Comment: Harnessing mobile data to drive omnichannel retail sales

The first Monday in December, dubbed 'Cyber Monday' by the UK and US press, was the busiest eCommerce shopping day of the year, and indeed the busiest eCommerce shopping day ever. Amazon reported a sales increase of +46% compared to the same day in 2012, whilst eBay was up +32% year on year.

But perhaps a better soubriquet would have been 'Mobile Monday', as a huge part of the growth was delivered by mobile devices. 18.3% of all online sales came from tablets and smartphones, which was an +80% increase on 2012.

The emergence of mobile as the key enabler for omnichannel retail goes hand-in-hand with a new generation of mobile-optimised websites and apps, which harness proven technologies (such as geolocation and mobile payment) in new and exciting ways.

Converging Technologies

The ability of mobile devices to harness the power of geolocation data is hardly new. The first generation of smartphones introduced us to (almost) real-time mapping whilst, before this, satnav systems had acquainted us with the concept of place-based insight.

Although the use of geolocation data for commercial applications was initially constrained by several factors, these have now been resolved by the latest generation of apps. Platforms which switch between technologies (e.g. from WiFi to masts, to GPS for triangulation), which run in the background (i.e. not needing the user to log-in) and which do not drain the battery (e.g. by using the device’s internal gyroscopes to signal movement as the trigger for polling) are reaching the market, and communicating with shoppers in the right place and at the right time.

The ability to deliver the “right message” to a shopper is the job of intelligent targeting – as delivered by companies such as Germany’s Match2Blue.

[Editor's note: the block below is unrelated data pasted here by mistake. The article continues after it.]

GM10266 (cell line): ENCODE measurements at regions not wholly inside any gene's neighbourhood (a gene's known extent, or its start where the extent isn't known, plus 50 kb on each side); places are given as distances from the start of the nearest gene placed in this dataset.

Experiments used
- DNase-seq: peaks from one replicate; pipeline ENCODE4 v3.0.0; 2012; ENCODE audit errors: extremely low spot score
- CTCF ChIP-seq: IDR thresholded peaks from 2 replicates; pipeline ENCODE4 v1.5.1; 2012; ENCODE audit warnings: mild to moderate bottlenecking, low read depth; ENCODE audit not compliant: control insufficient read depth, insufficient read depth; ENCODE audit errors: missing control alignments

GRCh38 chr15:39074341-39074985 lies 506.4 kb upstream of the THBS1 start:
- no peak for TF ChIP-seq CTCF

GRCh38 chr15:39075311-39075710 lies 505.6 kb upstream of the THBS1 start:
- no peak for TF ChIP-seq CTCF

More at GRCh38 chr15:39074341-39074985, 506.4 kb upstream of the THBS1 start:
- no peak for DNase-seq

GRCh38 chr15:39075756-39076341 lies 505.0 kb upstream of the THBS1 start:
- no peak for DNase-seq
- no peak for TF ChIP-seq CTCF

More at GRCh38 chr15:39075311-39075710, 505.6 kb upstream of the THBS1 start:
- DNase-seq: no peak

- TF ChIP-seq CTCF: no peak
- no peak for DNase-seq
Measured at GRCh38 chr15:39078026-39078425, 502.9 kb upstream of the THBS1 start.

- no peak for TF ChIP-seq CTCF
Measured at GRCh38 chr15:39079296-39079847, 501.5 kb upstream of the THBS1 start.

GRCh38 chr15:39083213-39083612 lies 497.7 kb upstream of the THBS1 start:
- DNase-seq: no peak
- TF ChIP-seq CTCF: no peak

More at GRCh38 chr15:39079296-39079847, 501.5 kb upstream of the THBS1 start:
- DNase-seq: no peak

This targeting can happen in two ways:

1.) User influenced:

The app user either pre-configures the platform (e.g. highlights product sectors of interest, or times of day/week to receive push notifications) or proactively searches for relevant messages (e.g. promotions).

2.) Platform influenced:

Built-in intelligent algorithms and fuzzy logic combine to deliver a range of hypothesis-based and collaborative targeting options which effectively “self-learn” as each user interacts and delivers a data graph. This ensures users only receive messages which are likely to be highly relevant.

The combination of precise geolocation data with smart messaging is compelling. Apps using these features in tandem experience an almost exponential increase in their ability to engage customers, delivering typical click-through rates of 30%+. Promotions using geolocation data alone typically generate a 1% end-to-end conversion, but where the technologies combine, conversion is typically 5-10%.

The landscape for mobile payment has been fragmented for some time, with merchants nervous to commit to any one provider or technology in the fear that they have selected Betamax over VHS!

The latest mobile payment technologies side-step this concern. Specialist providers such as Paythru have developed payment platforms that integrate the full range of payment options, such as credit cards, debit cards, vouchers, loyalty points or bank transfers, with a range of options to integrate either mobile payment or other redemption methods into the retailer’s own systems.

By keeping the SKU level data and the transaction value combined, this additional consumer insight provides a valuable feedback loop for the intelligent messaging algorithms described above.

The integration of mobile payment is the final piece in a jigsaw which creates a digital ecosystem that can be used in a range of flexible ways to add value across a wide range of customer journeys and retail environments.

Here are just a few examples:

Department stores:


Multiple retailers:

Shopping centres:

Travel hubs:

Town centres:

Whilst the UK is at the forefront in terms of both consumer adoption of digital shopping and the sophistication of retailer response, there are many aspects of optimised mobile which are being successfully deployed elsewhere (from Turkey to South Africa) and the UK is playing catch-up.

This vacuum is somewhat surprising and will not exist for long; consumers are more than ready for their smartphones and tablets to enhance their shopping whilst the converging technologies described in this article create the perfect environment for change to happen fast. 2014 will undoubtedly be the year of the “mobile market”.

Robin Bevan is the director of the Locations & Analytics practice at Javelin Group, a specialist omnichannel retail consultancy and systems integration firm.